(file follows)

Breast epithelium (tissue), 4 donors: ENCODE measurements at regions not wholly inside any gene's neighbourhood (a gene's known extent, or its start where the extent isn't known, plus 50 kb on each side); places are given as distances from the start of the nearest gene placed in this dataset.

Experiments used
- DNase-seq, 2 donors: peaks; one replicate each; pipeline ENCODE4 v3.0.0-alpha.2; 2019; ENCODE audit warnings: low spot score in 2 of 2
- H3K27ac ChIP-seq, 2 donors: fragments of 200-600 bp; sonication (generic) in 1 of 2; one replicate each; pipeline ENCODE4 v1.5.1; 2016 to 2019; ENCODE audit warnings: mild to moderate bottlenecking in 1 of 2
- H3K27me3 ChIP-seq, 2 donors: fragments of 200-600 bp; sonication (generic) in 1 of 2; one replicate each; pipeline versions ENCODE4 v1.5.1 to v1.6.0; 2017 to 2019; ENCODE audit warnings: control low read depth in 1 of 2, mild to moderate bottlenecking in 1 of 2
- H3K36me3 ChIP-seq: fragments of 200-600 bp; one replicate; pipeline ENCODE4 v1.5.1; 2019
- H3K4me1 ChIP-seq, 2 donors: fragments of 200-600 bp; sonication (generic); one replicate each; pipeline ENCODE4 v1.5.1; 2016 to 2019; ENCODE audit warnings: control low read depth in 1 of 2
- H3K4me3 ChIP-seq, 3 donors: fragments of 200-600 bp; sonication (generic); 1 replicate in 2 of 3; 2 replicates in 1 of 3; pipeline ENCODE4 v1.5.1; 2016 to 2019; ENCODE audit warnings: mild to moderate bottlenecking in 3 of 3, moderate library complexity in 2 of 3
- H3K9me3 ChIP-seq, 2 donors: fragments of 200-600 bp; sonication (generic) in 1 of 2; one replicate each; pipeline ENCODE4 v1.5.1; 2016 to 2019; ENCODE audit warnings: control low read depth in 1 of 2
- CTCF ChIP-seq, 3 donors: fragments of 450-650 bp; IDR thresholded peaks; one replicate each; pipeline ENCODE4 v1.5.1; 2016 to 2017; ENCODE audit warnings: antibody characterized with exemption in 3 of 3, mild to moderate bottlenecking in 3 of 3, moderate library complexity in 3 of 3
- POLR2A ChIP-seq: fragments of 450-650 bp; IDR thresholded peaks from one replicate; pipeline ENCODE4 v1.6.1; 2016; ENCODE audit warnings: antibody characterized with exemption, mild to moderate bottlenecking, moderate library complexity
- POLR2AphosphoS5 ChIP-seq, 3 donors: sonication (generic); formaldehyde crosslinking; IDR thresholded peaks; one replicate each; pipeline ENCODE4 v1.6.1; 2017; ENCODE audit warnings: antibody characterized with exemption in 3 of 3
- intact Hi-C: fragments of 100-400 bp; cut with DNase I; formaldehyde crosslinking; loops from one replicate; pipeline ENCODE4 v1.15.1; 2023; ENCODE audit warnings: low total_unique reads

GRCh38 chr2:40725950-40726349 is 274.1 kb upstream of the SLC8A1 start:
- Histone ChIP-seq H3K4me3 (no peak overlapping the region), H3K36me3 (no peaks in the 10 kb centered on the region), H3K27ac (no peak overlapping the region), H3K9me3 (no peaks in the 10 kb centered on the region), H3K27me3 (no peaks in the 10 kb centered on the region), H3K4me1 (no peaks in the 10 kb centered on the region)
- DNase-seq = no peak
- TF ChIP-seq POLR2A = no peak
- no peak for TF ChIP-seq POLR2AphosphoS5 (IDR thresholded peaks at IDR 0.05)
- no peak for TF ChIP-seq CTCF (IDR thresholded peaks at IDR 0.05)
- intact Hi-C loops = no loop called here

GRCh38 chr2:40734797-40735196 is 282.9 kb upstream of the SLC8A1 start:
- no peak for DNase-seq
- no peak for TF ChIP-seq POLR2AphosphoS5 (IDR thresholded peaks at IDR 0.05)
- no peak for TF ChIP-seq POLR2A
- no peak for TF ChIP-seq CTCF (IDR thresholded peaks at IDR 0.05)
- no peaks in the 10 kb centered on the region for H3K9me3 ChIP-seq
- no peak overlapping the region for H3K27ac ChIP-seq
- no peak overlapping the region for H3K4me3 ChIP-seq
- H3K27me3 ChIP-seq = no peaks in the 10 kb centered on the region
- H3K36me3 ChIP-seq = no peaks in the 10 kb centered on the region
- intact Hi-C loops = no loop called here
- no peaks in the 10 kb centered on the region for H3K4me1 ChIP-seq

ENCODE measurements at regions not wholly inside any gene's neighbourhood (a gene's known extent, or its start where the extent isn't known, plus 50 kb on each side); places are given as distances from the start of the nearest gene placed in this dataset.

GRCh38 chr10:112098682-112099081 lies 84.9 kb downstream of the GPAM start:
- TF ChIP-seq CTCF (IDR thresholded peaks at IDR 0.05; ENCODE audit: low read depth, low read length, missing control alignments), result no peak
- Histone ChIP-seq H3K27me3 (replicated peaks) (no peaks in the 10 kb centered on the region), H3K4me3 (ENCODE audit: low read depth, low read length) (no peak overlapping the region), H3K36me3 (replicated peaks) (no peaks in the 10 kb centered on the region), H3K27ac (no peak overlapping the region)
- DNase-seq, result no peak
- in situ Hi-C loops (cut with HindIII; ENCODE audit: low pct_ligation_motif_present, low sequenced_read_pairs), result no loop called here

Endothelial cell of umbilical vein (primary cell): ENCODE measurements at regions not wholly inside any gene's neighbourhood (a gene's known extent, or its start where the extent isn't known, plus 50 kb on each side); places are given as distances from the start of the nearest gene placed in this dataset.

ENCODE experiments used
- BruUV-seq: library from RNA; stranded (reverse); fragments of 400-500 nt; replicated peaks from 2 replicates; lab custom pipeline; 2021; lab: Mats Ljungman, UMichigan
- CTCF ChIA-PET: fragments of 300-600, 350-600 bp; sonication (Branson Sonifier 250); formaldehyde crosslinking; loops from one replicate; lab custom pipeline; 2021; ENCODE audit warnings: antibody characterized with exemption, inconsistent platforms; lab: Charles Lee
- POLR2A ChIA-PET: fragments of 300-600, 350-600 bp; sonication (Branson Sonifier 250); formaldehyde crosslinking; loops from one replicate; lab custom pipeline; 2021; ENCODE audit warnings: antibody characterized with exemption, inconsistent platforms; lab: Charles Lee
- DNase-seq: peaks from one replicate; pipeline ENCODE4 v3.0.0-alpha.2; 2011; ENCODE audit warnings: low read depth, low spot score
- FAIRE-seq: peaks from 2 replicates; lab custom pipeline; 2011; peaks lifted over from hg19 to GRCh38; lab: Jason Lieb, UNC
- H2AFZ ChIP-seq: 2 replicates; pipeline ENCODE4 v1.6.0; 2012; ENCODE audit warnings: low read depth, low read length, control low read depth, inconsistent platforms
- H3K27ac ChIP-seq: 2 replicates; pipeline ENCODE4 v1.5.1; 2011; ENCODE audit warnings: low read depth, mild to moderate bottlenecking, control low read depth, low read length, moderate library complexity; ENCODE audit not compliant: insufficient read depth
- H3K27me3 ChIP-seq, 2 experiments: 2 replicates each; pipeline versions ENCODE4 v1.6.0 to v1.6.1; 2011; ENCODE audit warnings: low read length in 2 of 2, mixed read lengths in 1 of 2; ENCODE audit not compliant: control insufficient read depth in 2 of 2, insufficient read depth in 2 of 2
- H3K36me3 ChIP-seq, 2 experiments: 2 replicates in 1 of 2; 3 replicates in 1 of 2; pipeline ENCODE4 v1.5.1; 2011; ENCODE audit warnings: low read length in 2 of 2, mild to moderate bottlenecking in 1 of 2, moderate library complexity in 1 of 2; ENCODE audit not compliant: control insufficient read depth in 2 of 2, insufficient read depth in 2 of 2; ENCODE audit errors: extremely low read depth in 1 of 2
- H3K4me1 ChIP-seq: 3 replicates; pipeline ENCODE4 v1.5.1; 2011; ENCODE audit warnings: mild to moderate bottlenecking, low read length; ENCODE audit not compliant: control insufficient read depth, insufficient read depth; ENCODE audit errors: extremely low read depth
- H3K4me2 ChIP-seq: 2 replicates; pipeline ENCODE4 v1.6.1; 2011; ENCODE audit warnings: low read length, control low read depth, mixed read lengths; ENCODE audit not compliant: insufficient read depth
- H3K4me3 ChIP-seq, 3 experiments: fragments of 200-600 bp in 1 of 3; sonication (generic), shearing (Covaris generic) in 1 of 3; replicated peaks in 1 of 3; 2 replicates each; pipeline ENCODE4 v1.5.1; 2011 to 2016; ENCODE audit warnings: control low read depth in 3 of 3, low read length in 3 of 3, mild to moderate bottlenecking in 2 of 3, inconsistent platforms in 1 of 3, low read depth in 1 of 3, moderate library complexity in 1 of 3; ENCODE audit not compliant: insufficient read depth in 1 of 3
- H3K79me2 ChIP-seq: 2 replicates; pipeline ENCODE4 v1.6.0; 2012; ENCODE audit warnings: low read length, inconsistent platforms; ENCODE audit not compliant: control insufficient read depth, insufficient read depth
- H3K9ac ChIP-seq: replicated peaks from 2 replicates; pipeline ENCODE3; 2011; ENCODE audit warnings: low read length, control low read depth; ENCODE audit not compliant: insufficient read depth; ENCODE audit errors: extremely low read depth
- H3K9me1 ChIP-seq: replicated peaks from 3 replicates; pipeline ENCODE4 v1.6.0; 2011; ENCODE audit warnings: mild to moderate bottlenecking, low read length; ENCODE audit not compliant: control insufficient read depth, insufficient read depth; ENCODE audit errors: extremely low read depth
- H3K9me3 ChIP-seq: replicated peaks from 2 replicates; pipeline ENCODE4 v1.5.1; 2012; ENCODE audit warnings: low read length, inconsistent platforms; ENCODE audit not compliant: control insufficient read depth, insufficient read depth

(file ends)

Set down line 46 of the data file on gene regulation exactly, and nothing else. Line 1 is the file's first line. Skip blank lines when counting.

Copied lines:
- H2AFZ ChIP-seq: 2 replicates; pipeline ENCODE4 v1.6.0; 2012; ENCODE audit warnings: low read depth, low read length, control low read depth, inconsistent platforms